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Sunday, March 14, 2010

Anatomy of an Open Source Cloud: Infrastructure as a Service

Cloud computing is no longer a technology on the cusp of breaking outbut a valuable and important technology that is fundamentally changingthe way we use and develop applications. Volumes could be written aboutthe leadership role that open source is playing in the cloud andvirtualization domain, but this article provided a short introductionto some of the popular and visible solutions available today. Whetheryou're looking to build a cloud based on your own requirements fromindividual pieces or simply want a cohesive solution that works out ofthe box, open source has you covered.
This article begins with an exploration of the core abstractions ofcloud architectures (from Infrastructure as a Service IaaS), thenmoves beyond the building blocks to the more highly integratedsolutions. Although not a requirement, virtualization provides uniquebenefits for building dynamically scalable architectures. In additionto scalability, virtualization introduces the ability to migrate virtualmachines (VMs) between physical servers for the purposes of loadbalancing. The virtualization component is provided by a layer ofsoftware called a hypervisor (sometimes called a virtual machinemonitor - VMM). This layer provides the ability to execute multipleoperating systems (and their applications) simultaneously on a singlephysical machine. On the hypervisor is an object called a virtual machinethat encapsulates the operating system, applications, and configuration.Optionally, device emulation can be provided in the hypervisor or as aVM. Finally, given the new dynamic nature of virtualization and the newcapabilities it provides, new management schemes are needed. Thismanagement is best done in layers, considering local management at theserver, as well as higher-level infrastructure management, providingthe overall orchestration of the virtual environment.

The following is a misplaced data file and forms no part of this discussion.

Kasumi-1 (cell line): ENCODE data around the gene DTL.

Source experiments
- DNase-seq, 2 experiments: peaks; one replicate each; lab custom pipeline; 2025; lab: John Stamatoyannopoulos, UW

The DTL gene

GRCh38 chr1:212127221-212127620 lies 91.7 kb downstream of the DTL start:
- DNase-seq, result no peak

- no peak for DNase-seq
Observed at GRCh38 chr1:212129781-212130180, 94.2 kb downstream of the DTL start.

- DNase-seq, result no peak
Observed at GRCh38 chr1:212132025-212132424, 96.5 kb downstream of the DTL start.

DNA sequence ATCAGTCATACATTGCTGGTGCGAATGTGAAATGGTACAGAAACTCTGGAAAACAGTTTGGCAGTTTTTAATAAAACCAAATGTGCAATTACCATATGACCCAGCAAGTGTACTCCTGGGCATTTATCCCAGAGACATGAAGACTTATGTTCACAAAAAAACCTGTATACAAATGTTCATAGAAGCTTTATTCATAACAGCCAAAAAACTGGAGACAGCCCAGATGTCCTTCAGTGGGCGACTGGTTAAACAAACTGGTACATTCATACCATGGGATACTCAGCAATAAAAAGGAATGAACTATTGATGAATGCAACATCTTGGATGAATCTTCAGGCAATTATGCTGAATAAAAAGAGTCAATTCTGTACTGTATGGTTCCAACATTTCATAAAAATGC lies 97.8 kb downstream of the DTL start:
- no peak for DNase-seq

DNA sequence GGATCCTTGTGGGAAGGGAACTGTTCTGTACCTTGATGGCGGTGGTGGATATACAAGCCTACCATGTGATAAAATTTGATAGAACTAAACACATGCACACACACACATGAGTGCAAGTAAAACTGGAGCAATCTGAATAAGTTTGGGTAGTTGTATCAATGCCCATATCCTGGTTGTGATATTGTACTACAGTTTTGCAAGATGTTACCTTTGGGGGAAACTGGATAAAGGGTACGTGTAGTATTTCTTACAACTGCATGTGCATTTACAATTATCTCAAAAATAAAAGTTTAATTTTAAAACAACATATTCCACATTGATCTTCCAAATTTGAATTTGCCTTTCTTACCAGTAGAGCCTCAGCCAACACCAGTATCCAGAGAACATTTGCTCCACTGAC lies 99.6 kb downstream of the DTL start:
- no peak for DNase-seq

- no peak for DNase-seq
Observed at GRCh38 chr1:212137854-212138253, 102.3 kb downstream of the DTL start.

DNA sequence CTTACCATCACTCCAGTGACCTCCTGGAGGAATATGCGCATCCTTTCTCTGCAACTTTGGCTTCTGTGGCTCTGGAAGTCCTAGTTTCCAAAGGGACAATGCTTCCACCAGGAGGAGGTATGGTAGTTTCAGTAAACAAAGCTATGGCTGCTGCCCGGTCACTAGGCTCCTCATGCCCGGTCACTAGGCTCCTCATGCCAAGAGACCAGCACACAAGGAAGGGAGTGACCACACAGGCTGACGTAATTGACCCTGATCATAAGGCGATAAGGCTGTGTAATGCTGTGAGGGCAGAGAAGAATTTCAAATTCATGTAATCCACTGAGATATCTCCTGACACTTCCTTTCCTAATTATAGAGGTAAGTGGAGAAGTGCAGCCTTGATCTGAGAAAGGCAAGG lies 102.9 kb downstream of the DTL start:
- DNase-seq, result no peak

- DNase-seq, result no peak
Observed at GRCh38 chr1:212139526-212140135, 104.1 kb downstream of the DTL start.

As VMs are an aggregation of operating system, root file system, andconfiguration, the space is ripe for tool development. But to realizethe full potential of VMs and tools, there must be a portable way toassemble them. The current approach, called the Open VirtualizationFormat (OVF) is a VM construction that is flexible, efficient, andportable. OVF wraps a virtual disk image in an XML wrapper that definesthe configuration of the VM, including networking configuration,processor and memory requirements, and a variety of extensible metadatato further define the image and its platform needs. The key capabilityprovided by OVF is the portability to distribute VMs in ahypervisor-agnostic manner..."

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